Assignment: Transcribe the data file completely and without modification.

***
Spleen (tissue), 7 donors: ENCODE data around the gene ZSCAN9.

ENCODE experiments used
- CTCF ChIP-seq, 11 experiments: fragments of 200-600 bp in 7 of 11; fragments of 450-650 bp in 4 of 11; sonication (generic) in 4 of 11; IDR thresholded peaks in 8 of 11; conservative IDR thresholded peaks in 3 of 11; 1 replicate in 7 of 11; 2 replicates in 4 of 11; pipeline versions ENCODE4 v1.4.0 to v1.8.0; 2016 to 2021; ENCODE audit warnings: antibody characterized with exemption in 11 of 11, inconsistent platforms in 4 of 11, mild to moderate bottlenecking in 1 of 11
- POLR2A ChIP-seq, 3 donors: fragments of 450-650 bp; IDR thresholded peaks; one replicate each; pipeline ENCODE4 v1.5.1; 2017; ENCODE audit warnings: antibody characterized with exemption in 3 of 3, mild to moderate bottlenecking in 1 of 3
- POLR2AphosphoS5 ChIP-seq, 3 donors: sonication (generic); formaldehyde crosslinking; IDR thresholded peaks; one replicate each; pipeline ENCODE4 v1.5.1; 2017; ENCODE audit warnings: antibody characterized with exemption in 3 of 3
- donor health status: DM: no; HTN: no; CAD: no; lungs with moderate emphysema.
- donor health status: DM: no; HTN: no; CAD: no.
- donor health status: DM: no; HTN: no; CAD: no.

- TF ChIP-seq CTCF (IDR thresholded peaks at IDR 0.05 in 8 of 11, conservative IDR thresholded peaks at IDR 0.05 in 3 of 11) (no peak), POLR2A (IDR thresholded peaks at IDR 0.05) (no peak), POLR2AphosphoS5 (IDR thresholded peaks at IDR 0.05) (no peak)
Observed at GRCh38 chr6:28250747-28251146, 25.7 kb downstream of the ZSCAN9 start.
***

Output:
Spleen (tissue), 7 donors: ENCODE data around the gene ZSCAN9.

ENCODE experiments used
- CTCF ChIP-seq, 11 experiments: fragments of 200-600 bp in 7 of 11; fragments of 450-650 bp in 4 of 11; sonication (generic) in 4 of 11; IDR thresholded peaks in 8 of 11; conservative IDR thresholded peaks in 3 of 11; 1 replicate in 7 of 11; 2 replicates in 4 of 11; pipeline versions ENCODE4 v1.4.0 to v1.8.0; 2016 to 2021; ENCODE audit warnings: antibody characterized with exemption in 11 of 11, inconsistent platforms in 4 of 11, mild to moderate bottlenecking in 1 of 11
- POLR2A ChIP-seq, 3 donors: fragments of 450-650 bp; IDR thresholded peaks; one replicate each; pipeline ENCODE4 v1.5.1; 2017; ENCODE audit warnings: antibody characterized with exemption in 3 of 3, mild to moderate bottlenecking in 1 of 3
- POLR2AphosphoS5 ChIP-seq, 3 donors: sonication (generic); formaldehyde crosslinking; IDR thresholded peaks; one replicate each; pipeline ENCODE4 v1.5.1; 2017; ENCODE audit warnings: antibody characterized with exemption in 3 of 3
- donor health status: DM: no; HTN: no; CAD: no; lungs with moderate emphysema.
- donor health status: DM: no; HTN: no; CAD: no.
- donor health status: DM: no; HTN: no; CAD: no.

- TF ChIP-seq CTCF (IDR thresholded peaks at IDR 0.05 in 8 of 11, conservative IDR thresholded peaks at IDR 0.05 in 3 of 11) (no peak), POLR2A (IDR thresholded peaks at IDR 0.05) (no peak), POLR2AphosphoS5 (IDR thresholded peaks at IDR 0.05) (no peak)
Observed at GRCh38 chr6:28250747-28251146, 25.7 kb downstream of the ZSCAN9 start.